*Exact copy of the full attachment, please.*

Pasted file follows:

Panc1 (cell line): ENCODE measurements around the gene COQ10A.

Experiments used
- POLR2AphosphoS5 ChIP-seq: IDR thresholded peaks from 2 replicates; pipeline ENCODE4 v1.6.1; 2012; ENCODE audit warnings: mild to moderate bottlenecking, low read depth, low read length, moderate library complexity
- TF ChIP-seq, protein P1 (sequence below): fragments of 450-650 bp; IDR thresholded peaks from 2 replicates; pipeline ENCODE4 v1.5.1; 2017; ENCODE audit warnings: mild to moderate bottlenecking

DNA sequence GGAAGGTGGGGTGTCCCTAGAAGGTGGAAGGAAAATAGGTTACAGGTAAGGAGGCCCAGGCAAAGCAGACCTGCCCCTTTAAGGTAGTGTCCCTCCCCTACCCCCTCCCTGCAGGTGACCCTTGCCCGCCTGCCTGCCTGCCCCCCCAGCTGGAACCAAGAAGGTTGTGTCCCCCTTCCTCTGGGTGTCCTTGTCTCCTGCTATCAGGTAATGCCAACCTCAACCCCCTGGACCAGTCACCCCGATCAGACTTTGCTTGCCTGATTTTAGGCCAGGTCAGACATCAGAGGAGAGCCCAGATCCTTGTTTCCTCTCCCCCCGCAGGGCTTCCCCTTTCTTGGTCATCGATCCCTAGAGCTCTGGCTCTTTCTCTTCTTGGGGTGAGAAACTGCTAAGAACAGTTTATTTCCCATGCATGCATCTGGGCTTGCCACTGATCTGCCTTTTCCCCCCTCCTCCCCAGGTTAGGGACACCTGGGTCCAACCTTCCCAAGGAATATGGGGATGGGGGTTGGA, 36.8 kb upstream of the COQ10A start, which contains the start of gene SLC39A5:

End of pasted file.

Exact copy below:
Panc1 (cell line): ENCODE measurements around the gene COQ10A.

Experiments used
- POLR2AphosphoS5 ChIP-seq: IDR thresholded peaks from 2 replicates; pipeline ENCODE4 v1.6.1; 2012; ENCODE audit warnings: mild to moderate bottlenecking, low read depth, low read length, moderate library complexity
- TF ChIP-seq, protein P1 (sequence below): fragments of 450-650 bp; IDR thresholded peaks from 2 replicates; pipeline ENCODE4 v1.5.1; 2017; ENCODE audit warnings: mild to moderate bottlenecking

DNA sequence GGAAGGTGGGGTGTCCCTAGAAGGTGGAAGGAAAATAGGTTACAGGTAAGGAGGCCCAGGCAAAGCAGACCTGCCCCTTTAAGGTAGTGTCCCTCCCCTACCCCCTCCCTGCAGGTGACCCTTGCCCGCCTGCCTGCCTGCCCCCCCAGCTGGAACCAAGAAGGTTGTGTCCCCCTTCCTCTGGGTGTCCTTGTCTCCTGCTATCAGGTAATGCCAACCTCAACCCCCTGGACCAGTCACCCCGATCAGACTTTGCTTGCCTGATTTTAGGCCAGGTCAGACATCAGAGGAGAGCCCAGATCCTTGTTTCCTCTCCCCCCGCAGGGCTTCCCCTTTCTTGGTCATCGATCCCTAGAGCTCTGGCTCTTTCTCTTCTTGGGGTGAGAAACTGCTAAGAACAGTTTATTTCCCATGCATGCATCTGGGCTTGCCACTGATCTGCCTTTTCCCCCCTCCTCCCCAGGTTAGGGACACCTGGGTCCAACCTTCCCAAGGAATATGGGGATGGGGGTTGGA, 36.8 kb upstream of the COQ10A start, which contains the start of gene SLC39A5: